The Symbolism, page | Earlham College
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This story is one of the deepest and most heavily symbolic in the entire repertoire, and intepretations of it are legion and varied. We can only touch briefly here on a very few aspects of its possible meanings. Each stage of the story, and each name in it (that of the forest, the mountain, the ogres) has been picked apart and analyzed by dhalangs, wayang aficionados, and experts in Javanese mysticism. At the core of the story, of course, is the encounter between Bråtåsénå and his miniature double. This encounter symbolizes the unity of the self with the almighty, which, in a Javanese context, is at once a Sufi and a Buddhist idea. In many Javanese theories of selfhood one peels away the outer layers, which relate to the senses, and reach, finally, the inner core, where one finds not an individual ego, but the infinite. The ability to apprehend this inner core—pure intuition, or råså sejati—depends on spiritual training that involves various forms of asceticism and meditation. But Durnå’s and Déwå Ruci’s intervention indicate that one needs the help of a spiritual guide or teacher in order to achieve true enlightenment—it is not enough to meditate on one’s own.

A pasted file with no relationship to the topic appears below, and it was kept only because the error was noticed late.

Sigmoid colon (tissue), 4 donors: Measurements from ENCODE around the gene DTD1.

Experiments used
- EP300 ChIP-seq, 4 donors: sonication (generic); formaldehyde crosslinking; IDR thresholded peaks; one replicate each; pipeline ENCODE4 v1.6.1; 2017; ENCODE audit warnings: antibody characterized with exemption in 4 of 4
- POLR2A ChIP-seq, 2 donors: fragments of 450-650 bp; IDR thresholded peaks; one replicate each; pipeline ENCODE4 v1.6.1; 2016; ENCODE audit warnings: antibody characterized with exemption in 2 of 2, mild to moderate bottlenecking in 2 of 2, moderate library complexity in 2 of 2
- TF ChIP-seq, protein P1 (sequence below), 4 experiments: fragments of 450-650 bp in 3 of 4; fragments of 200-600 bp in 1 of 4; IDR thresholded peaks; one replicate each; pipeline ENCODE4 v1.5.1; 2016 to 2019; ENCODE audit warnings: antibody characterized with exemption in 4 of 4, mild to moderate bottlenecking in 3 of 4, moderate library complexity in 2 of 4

The colors in the first flash of light that came to Sénå when he was inside Déwå Ruci are red, black, yellow, and white, which symbolize the human passions: lust, anger, greed, thirst, and, perhaps the peace that comes with being able to control them (in some interpretations white represents one of the base drives, in some it represents their dominance). This control of the baser emotions is not only one of the main goals of spiritual training, it is also at the heart of child rearing and is often considered to be at the heart of Javaneseness: a child who cannot control his or her behavior is often said to be durung Jåwå, or “not yet Javanese.”

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